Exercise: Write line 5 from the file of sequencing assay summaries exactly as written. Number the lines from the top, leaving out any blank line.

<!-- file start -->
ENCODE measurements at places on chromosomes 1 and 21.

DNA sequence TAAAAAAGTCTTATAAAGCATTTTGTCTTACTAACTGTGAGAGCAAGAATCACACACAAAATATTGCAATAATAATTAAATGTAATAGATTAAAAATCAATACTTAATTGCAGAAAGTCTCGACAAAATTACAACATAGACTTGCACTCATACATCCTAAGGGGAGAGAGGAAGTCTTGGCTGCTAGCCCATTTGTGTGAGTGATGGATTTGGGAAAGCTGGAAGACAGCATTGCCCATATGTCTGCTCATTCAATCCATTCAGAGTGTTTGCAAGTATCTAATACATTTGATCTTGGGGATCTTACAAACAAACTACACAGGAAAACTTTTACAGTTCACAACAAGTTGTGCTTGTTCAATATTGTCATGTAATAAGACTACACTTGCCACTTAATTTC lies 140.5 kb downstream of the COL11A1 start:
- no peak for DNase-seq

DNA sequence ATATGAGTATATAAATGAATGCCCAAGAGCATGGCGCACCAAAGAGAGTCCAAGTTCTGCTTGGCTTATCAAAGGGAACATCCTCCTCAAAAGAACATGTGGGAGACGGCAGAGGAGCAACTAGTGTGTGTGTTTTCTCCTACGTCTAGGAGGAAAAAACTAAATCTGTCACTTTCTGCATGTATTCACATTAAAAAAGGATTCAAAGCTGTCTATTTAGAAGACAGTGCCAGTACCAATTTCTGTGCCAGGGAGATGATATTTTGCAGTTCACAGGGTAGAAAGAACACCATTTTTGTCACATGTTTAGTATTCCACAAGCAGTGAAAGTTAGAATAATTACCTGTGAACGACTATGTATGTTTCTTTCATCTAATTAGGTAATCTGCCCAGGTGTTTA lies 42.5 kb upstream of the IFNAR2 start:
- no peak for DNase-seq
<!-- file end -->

- no peak for DNase-seq